li: When you’re working through your creative writing process, which step is the most crucial for you? Which is the most frustrating? What do you do to get un-stuck?

RC: I hardly ever force my writing, the only time I sit down and think “I’m going to write a poem about ____” is when I’m working on a planned series. Sonnets about greek mythology, or narrative poems about places I’ve traveled, for example. In this instance– the most crucial step for me is the knowledge and understanding of what topic I’m writing about. If I’m writing about Icarus, I’ll study every version of that myth for days before even picking up a pen.

The most frustrating is when I begin, and I feel like I’m not connecting any emotion to the words. If I don’t feel anything while writing it, nothing will be felt while reading it.

To get un-stuck, I walk away. I go make a cup of coffee, or call a friend, or walk outside to sit by the water. I get away, and when I come back it’s like looking at it as if for the first time. So there, we start again.

li: Is there a unique place you write, or rituals you have to get your creative process flowing?

RC: I write all over the world while I’m traveling, so there’s really no set place where I write. The poem, or the bones of it, usually appear so quickly that I type it down on my phone as to not forget. Later that poem gets transferred to my journal or typed out on a typewriter, where things might change a bit. Then there we have it, a new poem is born.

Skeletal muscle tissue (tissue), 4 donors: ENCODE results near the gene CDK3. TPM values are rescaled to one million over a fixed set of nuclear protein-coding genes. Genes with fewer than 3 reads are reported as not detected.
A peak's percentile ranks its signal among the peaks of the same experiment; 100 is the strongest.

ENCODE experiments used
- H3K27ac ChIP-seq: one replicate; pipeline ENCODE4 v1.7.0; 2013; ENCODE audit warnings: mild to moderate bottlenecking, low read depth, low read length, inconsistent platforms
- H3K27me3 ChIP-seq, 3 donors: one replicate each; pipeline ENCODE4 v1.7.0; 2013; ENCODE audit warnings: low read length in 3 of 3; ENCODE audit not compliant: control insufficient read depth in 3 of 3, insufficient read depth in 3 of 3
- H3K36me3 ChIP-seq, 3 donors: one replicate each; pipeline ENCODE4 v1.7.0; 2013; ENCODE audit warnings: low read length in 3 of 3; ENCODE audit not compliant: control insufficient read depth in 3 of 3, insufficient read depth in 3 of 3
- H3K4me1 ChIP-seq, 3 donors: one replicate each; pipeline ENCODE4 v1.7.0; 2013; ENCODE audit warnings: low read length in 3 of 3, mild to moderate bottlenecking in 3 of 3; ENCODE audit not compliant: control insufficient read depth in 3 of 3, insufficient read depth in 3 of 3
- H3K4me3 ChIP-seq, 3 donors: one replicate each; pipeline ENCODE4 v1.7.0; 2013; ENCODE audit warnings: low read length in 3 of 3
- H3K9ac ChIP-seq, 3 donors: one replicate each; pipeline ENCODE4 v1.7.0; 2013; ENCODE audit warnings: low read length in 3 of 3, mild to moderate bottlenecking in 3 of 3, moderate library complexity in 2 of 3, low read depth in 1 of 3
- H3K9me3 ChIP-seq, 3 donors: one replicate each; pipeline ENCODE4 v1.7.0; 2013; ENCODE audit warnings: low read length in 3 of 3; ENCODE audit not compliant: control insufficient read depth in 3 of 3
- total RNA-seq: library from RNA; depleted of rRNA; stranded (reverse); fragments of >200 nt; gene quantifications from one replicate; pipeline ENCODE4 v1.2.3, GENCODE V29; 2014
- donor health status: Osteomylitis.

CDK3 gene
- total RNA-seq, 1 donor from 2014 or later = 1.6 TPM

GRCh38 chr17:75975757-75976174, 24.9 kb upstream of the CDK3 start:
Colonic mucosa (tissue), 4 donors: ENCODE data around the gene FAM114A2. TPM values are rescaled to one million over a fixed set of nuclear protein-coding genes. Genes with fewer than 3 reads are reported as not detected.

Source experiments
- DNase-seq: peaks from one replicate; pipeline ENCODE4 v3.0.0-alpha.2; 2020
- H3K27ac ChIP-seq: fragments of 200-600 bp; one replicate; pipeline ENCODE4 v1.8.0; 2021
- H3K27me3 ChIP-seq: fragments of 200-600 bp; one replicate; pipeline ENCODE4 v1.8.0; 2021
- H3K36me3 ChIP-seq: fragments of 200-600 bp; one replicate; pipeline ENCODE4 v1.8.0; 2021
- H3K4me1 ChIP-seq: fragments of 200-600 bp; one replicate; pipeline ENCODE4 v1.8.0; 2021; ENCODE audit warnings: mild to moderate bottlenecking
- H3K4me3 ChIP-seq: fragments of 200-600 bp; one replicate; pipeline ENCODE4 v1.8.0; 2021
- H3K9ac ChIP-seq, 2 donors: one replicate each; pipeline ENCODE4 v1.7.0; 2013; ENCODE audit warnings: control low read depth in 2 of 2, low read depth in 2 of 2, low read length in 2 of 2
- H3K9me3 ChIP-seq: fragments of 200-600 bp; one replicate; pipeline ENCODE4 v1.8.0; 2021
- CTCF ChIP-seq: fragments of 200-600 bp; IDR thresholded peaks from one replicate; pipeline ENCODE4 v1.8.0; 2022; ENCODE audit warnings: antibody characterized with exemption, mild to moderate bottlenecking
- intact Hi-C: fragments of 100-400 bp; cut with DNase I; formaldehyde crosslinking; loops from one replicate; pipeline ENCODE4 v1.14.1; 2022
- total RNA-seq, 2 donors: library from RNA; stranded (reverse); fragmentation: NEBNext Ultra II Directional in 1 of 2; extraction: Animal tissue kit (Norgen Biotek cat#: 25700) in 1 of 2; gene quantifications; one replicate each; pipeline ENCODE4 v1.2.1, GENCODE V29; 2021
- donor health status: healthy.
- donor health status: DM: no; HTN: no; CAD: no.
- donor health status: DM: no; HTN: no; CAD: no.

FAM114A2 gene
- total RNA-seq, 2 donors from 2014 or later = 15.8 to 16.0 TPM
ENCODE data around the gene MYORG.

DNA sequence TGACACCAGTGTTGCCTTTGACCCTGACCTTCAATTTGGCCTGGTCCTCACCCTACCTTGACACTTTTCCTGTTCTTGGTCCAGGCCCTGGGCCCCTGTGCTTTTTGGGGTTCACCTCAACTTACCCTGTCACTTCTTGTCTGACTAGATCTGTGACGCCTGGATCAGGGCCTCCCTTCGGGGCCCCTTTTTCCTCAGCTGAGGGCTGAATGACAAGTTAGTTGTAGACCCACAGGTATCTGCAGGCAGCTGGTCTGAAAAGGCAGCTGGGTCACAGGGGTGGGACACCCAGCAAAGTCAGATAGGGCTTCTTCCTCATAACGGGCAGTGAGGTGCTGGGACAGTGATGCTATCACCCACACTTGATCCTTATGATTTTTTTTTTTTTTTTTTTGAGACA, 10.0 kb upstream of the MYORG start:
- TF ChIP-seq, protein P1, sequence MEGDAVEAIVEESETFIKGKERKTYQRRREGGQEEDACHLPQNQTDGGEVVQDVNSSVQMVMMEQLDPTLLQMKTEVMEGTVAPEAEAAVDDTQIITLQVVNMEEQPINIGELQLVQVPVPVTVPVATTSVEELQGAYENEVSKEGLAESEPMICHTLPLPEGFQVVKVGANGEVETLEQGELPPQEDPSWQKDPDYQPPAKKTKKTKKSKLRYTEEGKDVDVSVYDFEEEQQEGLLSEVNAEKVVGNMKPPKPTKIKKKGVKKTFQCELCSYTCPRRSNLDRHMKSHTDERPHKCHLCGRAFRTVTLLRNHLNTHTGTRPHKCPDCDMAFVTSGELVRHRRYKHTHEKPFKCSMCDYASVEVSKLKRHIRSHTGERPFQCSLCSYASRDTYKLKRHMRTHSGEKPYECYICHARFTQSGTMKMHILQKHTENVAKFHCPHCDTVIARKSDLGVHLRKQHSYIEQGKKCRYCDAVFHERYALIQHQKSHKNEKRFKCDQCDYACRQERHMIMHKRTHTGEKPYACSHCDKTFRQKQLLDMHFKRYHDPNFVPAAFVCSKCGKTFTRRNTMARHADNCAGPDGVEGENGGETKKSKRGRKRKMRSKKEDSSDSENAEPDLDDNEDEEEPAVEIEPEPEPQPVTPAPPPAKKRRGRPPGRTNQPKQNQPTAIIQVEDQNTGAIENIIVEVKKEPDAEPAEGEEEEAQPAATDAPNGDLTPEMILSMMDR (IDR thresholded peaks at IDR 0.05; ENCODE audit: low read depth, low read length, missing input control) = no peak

As for rituals, I suppose saying yes to new experiences. My poetry is only as real and interesting as I live my life. Just as Arthur Smith taught, you live your life first– then write the poem later.

li: I know it’s hard to choose just one, but what is your favorite thing about writing poetry?

RC: Street Poetry. Hands down. I only recently began, but sitting in my favorite bookshop, or right outside on the sidewalk, or setting up at a music festival and writing poetry for strangers is my absolute favorite thing to do. They give me a topic, it could be anything, and I write them a poem right there on the spot on one of my typewriters. To connect with people, meet them, speak with them, and write with them– it’s the best feeling in the world. If I could do that every day of my life, I would.

li: What types of poems do your fans love the most? What are some of the best discussions your poems have prompted among your community?

RC: From what I can tell, they seem to respond to love poems the most. Moreso even, the ones I wrote while brokenhearted. I suppose it’s because we all know how that feels. We want to know we’re not on our own in that feeling.